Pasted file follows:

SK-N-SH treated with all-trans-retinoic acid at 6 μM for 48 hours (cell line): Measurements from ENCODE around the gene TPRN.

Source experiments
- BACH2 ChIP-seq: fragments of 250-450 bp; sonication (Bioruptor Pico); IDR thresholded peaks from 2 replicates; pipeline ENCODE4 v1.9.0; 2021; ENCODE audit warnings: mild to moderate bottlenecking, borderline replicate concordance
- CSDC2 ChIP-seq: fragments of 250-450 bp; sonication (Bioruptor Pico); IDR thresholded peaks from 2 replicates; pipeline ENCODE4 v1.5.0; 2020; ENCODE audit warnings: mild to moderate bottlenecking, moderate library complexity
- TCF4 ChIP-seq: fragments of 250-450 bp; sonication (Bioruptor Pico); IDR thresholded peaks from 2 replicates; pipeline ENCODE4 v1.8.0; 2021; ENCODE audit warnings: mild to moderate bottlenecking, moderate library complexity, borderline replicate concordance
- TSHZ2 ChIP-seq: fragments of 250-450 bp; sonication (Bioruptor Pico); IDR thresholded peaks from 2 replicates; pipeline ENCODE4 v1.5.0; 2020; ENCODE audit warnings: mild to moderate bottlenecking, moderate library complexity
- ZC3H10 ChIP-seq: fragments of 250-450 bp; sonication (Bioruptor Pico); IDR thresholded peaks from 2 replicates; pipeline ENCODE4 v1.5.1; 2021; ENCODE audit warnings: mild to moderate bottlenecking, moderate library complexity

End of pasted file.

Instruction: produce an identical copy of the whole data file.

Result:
SK-N-SH treated with all-trans-retinoic acid at 6 μM for 48 hours (cell line): Measurements from ENCODE around the gene TPRN.

Source experiments
- BACH2 ChIP-seq: fragments of 250-450 bp; sonication (Bioruptor Pico); IDR thresholded peaks from 2 replicates; pipeline ENCODE4 v1.9.0; 2021; ENCODE audit warnings: mild to moderate bottlenecking, borderline replicate concordance
- CSDC2 ChIP-seq: fragments of 250-450 bp; sonication (Bioruptor Pico); IDR thresholded peaks from 2 replicates; pipeline ENCODE4 v1.5.0; 2020; ENCODE audit warnings: mild to moderate bottlenecking, moderate library complexity
- TCF4 ChIP-seq: fragments of 250-450 bp; sonication (Bioruptor Pico); IDR thresholded peaks from 2 replicates; pipeline ENCODE4 v1.8.0; 2021; ENCODE audit warnings: mild to moderate bottlenecking, moderate library complexity, borderline replicate concordance
- TSHZ2 ChIP-seq: fragments of 250-450 bp; sonication (Bioruptor Pico); IDR thresholded peaks from 2 replicates; pipeline ENCODE4 v1.5.0; 2020; ENCODE audit warnings: mild to moderate bottlenecking, moderate library complexity
- ZC3H10 ChIP-seq: fragments of 250-450 bp; sonication (Bioruptor Pico); IDR thresholded peaks from 2 replicates; pipeline ENCODE4 v1.5.1; 2021; ENCODE audit warnings: mild to moderate bottlenecking, moderate library complexity